The device is brande as “FREDI” and is offered via Amazon.com, Amazon.de et al. Like most consumer grade surveillance products this device has a “P2P cloud” feature that is enabled by default. Everything points to a China-based company called Shenzhen Gwelltimes Technology Co., Ltd. This company is an OEM that develops the camera firmware, designs the hardware and operates the cloud service. In the South Carolina case the most likely scenario is that someone is scanning for valid device IDs with insecure/default passwords and then spies on the owners of the device, possibly based on the information released by Security Research Labs in November 2017.
Brave, the Chromium-based web browser by former Mozilla CEO Brendan Eich, just entered the next stage of the master plan to change how websites and publishers earn money on the Internet. Brave wanted to establish its own system that shares the advertisement revenue between publishers, users, and the company. BAT, Basic Attention Tokens, has been integrated into Brave Payments last year and some users started to use it to distribute BAT to publishers and creators anonymously. Brave could change that as users can earn the money that they want to give to publishers they like when they browse the Internet.
Workers at Amazon have demanded that their employer stop the sale of facial recognition software and other services to the US government. In a letter addressed to Amazon CEO Jeff Bezos and posted on the company’s internal wiki, employees said that they “refuse to contribute to tools that violate human rights,” citing the mistreatment of refugees and immigrants by ICE and the targeting of black activists by law enforcement. The employees call out two specific businesses that Amazon should end: the sale of facial recognition software to law enforcement (marketed as Amazon Web Services Rekognition), and the sale of AWS cloud services to Palantir (a data analytics firm that provides “mission critical” software to ICE).
Court bars police from accessing data such as call listings and location without a warrant, a landmark decision for privacy rights A US supreme court ruling issued Friday barred police from accessing cell phone data such as call listings and location data without first obtaining a search warrant, in a landmark decision in favor of privacy protections. Advocates hailed the 5-4 ruling as a victory for personal privacy rights in an age when digital technology and the widespread use of mobile devices could create easy paths for law enforcement or other state bodies into the most intimate corners of private life.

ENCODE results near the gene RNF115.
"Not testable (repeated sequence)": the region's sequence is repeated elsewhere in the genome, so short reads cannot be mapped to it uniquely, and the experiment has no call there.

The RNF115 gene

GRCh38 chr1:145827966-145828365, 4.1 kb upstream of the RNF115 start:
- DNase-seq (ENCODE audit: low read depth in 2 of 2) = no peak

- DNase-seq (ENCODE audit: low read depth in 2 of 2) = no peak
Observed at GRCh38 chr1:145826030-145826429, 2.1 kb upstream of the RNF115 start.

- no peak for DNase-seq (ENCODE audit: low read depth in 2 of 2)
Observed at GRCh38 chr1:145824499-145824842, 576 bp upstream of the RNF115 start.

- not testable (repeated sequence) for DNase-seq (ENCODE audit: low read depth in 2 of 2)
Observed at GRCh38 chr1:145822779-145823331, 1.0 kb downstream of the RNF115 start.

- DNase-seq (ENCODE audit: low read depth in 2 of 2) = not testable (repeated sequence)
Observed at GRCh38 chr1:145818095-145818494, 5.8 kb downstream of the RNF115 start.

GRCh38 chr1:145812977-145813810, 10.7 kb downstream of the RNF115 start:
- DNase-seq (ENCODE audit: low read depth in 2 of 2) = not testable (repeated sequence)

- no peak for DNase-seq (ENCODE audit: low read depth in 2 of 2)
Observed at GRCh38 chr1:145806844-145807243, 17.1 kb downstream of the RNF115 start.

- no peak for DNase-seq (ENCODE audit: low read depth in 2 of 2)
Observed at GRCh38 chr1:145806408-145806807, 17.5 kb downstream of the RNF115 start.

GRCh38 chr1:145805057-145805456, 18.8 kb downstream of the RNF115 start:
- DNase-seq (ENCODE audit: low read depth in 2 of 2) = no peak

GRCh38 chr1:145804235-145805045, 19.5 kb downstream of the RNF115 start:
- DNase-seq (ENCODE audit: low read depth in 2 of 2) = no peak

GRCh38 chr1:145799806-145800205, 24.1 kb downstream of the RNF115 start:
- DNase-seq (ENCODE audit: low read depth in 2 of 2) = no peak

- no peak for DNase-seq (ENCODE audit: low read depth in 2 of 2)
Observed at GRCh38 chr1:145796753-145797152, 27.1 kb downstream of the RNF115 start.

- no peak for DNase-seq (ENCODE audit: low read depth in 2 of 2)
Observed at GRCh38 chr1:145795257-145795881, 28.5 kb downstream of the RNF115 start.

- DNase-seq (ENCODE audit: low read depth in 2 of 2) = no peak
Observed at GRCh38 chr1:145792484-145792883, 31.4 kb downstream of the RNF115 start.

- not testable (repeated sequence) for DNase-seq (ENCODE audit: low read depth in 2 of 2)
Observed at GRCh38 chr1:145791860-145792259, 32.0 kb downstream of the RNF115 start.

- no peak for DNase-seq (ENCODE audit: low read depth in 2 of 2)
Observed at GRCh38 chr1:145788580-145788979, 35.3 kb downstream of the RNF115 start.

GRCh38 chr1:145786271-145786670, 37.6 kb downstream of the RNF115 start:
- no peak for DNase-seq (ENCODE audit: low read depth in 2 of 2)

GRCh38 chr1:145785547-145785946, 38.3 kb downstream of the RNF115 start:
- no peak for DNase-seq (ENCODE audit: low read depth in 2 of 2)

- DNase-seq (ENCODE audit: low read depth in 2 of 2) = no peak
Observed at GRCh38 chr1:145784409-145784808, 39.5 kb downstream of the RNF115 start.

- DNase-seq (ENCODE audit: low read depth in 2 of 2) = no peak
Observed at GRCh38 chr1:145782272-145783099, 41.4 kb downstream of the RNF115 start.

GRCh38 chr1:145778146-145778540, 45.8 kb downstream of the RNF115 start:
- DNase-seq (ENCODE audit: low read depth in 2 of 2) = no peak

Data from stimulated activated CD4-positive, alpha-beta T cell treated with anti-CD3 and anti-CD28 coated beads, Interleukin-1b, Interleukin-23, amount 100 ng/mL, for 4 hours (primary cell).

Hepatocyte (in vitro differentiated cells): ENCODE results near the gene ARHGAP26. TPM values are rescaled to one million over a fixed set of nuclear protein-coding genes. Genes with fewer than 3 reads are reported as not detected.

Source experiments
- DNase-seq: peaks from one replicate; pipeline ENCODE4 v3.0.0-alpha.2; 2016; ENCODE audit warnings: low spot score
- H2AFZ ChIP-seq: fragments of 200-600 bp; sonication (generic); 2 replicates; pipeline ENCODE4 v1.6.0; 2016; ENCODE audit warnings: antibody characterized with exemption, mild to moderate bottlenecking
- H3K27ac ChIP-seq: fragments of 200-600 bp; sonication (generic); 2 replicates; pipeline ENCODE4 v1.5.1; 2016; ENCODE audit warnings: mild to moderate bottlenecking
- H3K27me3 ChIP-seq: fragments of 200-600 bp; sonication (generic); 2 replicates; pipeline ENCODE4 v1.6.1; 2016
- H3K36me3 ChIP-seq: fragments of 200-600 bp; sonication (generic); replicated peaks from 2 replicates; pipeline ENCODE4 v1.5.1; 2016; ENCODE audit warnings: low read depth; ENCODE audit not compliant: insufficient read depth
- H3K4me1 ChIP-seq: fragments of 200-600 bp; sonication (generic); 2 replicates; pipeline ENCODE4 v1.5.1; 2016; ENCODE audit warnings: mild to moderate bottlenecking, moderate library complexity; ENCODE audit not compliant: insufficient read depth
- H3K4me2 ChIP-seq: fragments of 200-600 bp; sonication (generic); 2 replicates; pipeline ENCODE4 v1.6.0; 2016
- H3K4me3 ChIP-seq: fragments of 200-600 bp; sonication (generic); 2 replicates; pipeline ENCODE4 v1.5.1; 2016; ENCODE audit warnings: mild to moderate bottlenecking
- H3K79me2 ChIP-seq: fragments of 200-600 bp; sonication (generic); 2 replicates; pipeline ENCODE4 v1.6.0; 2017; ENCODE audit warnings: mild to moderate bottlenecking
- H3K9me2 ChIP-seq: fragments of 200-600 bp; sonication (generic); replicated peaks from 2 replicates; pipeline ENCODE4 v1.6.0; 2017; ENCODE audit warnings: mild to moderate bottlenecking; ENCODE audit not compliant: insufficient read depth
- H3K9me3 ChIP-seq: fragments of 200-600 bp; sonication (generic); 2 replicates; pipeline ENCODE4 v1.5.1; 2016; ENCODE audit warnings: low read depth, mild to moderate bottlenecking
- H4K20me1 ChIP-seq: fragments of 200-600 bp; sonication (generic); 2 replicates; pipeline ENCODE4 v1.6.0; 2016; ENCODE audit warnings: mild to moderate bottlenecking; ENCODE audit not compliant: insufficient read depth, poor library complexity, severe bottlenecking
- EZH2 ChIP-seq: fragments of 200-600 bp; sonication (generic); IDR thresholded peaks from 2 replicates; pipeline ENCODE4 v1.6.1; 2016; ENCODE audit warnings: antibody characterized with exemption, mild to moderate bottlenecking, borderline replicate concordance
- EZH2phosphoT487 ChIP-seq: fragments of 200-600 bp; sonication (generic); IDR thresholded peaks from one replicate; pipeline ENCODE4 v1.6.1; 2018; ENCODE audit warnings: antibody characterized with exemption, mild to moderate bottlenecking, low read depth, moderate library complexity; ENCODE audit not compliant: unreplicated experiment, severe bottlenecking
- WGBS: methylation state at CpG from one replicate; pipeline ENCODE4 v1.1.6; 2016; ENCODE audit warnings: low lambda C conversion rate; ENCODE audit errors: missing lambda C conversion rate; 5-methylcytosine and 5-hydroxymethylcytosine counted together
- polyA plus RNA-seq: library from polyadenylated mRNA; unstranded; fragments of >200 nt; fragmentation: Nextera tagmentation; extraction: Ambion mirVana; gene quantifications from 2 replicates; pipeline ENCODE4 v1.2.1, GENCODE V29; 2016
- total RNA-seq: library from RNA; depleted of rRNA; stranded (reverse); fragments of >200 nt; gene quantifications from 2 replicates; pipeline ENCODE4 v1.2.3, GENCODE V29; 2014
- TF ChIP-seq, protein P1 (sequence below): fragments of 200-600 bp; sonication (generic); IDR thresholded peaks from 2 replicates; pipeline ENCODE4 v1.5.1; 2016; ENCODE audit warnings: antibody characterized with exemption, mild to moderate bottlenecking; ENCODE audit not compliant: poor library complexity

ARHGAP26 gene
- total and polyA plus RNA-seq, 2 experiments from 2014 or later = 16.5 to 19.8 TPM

WASHINGTON — In a major statement on privacy in the digital age, the Supreme Court ruled on Friday that the government generally needs a warrant to collect troves of location data about the customers of cellphone companies. The 5-to-4 decision has implications for all kinds of personal information held by third parties, including email and text messages, internet searches, and bank and credit card records. But Chief Justice John G. “We hold only that a warrant is required in the rare case where the suspect has a legitimate privacy interest in records held by a third party,” the chief justice wrote.
In Major Privacy Win, Supreme Court Rules Police Need Warrant To Track Your Cellphone In a major win for privacy rights, the U.S. Supreme Court ruled Friday that police must obtain a search warrant in order to get access to cellphone location information. Chief Justice Roberts wrote the 5-to-4 decision, joining the court's four liberals. The majority declared that the Fourth Amendment guarantees an expectation of privacy and that allowing police to obtain moment-by-moment tracking of an individual's cellphone location is a kind of surveillance that the framers of the Constitution did not want to occur without a search warrant.
In a major decision on privacy in the digital age, the Supreme Court ruled 5-4 today that police must generally obtain a warrant to seize cellphone tower location records. United States, centered on whether there was a reasonable expectation of privacy when location records were held by a third party, like a phone carrier, and was closely watched for its Fourth Amendment implications. “Given the unique nature of cell phone location records, the fact that the information is held by a third party does not by itself overcome the user’s claim to Fourth Amendment protection,” the majority opinion, written by Chief Justice John Roberts, reads.